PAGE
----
Despite years of suppression, investigative reporting has somehow managed to survive in China. But the COVID-19 outbreak has sparked a new wave of Chinese muckraking. In the few months since the pandemic began in the Chinese city of Wuhan, Chinese media appears to have produced more high-quality investigative reporting than it had done over the past several years.
This is partly due to a few external factors. A number of Chinese news organizations have made use of a short “window of opportunity” to produce and publish widely shared investigative reporting with the tacit consent of authorities. Chinese authorities use such “windows” to loosen their control over the news media while closely keeping track of public opinion in order to adjust their propaganda tactics. And unlike the pro-democracy protests in Hong Kong last year — which concerned politics, one of the most sensitive topics in China — COVID-19 affects everyone, regardless of one’s politics. It’s often easier for people to reach a consensus on environmental and public health issues.
Yet above all, it is the extraordinary efforts of individual journalists that have created this sudden and vibrant revival of Chinese investigative reporting. Chinese journalists are working hard to produce stories supported by solid evidence, while at the same time circumventing censorship. While some stories were removed from the internet a few hours after being published, Chinese audiences — who can easily spot politically sensitive content after years of navigating official censorship — have a habit of archiving stories, republishing them on other platforms such as Notion and Evernote, and sharing them on social media, in a relay race against censorship.
China’s best journalists found themselves plunged into an unexpected crisis, with an out-of-control, little understood infectious disease and a government prone to secrets. They have reported on COVID-19 as it has killed over 3,200 people in China, almost half the world total, with nearly all of those dying in the epicenter, Hubei Province. The journalists have worked amid extraordinary conditions: a virulent health threat, a lack of reliable data, widespread trauma, official censorship, and quarantines imposed on some 50 million Chinese.
As COVID-19 now spreads globally, what advice can Chinese journalists share with colleagues across the world from their experience? GIJN’s Chinese Editor Joey Qi interviewed several journalists who are on the frontlines of covering COVID-19. Nearly all asked to remain anonymous. Here is a summary of their tips for reporters worldwide:
Learn the Basic Laws and Regulations
If you are not a health reporter, make sure to acquaint yourself with the basic laws and regulations for infectious diseases, as well as prevention and control procedures, before you go out to report. For example, what are the diagnostic criteria for COVID-19? What are the procedures for disease reporting? What are the disease control methods? Going through this information will help you understand the system of infectious disease prevention and treatment. You’ll find this to be helpful throughout your reporting.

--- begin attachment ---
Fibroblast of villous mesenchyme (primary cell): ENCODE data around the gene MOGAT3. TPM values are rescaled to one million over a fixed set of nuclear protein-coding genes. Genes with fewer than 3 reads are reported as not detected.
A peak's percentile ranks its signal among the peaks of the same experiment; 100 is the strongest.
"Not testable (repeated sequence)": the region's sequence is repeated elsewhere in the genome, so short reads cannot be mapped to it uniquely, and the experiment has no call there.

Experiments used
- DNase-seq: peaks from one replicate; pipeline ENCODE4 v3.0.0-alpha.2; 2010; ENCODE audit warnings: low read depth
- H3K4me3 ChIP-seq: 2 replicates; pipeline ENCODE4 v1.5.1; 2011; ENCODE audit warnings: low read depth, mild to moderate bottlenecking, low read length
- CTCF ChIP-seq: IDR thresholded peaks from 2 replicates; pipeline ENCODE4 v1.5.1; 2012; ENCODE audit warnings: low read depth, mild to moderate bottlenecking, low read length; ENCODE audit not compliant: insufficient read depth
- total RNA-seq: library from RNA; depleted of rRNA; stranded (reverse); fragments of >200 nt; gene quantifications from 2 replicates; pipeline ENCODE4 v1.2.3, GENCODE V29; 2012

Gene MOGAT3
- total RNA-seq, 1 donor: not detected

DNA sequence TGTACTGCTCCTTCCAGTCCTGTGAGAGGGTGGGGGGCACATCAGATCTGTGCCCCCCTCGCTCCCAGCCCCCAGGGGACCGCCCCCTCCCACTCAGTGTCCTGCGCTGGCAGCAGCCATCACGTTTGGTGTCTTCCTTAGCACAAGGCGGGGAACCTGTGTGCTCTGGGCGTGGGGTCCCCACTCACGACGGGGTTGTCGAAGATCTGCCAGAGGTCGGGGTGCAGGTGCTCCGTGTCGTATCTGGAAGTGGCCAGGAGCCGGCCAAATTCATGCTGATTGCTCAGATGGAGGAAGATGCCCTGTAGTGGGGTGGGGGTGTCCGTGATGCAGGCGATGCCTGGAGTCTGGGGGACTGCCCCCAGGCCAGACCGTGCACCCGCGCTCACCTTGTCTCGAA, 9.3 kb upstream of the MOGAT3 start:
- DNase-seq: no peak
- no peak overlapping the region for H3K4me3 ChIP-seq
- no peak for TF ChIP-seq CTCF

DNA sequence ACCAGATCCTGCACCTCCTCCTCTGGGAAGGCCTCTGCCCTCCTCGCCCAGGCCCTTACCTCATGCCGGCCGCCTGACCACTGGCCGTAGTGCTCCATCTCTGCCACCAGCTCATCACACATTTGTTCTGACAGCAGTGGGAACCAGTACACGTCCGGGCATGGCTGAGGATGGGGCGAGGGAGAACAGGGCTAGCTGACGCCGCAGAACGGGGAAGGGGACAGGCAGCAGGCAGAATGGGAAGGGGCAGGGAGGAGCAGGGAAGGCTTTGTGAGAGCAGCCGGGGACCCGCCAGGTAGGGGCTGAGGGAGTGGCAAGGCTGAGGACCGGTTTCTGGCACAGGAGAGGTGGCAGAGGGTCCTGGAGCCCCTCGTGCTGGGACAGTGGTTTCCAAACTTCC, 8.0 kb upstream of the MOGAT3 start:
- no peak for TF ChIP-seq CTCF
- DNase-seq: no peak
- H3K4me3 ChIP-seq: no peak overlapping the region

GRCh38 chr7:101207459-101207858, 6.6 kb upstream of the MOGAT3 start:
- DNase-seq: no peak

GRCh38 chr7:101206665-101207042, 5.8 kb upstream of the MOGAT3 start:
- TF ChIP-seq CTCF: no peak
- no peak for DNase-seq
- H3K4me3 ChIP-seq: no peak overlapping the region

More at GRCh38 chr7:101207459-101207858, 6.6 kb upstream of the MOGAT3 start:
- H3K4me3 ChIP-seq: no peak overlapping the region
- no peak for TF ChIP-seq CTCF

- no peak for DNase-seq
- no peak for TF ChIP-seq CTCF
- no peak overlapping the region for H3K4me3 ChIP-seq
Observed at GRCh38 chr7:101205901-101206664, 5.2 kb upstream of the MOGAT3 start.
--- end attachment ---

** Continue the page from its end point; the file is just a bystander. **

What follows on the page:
When every newsroom is covering COVID-19, it is important to come up with fresh story angles. Wu Jing, a reporter for Health Insight, an online publication focusing on the healthcare industry, says journalists can often find stories by examining policies for prevention and control of the disease. “For example, after Wuhan was placed under a lockdown policy, you need to think about what kind of problems Wuhan residents might encounter,” she said. “Will there be any shuttle services provided for patients who need to go to the hospital? When making triage policies, has the local government taken this into consideration?” By scrutinizing such policies you will be able to uncover unreported stories.
Don’t Ignore Small Hospitals
When a new virus emerges, it is essential to ask two questions: What is this new virus, and where does it come from? Chinese scientists quickly found the answer to the first question, but the second remains a partial mystery until today. Huanan Seafood Market, a wet market in Wuhan, is currently identified as the place where the outbreak of COVID-19 started. Wu Jing of Health Insight says that while journalists often focus on major hospitals, small hospitals near this wet market should not be ignored, as they may be where you’ll find the most important leads.
In general, Wu said, rather than only focusing on large or specialized hospitals, or medical experts deployed by the government to tackle the disease, pay attention to small health facilities. Patients often visit them first before seeking treatment at a major hospital. “This is because people infected with the coronavirus usually show symptoms such as a cough or fever at an early stage — they are more likely to visit a nearby health center or a regional hospital, rather than a tertiary hospital or those specialized in infectious diseases,” she said. “Not to mention how long you have to queue up at general hospitals to get registered.”
by Joey Qi, International Journalists’ Network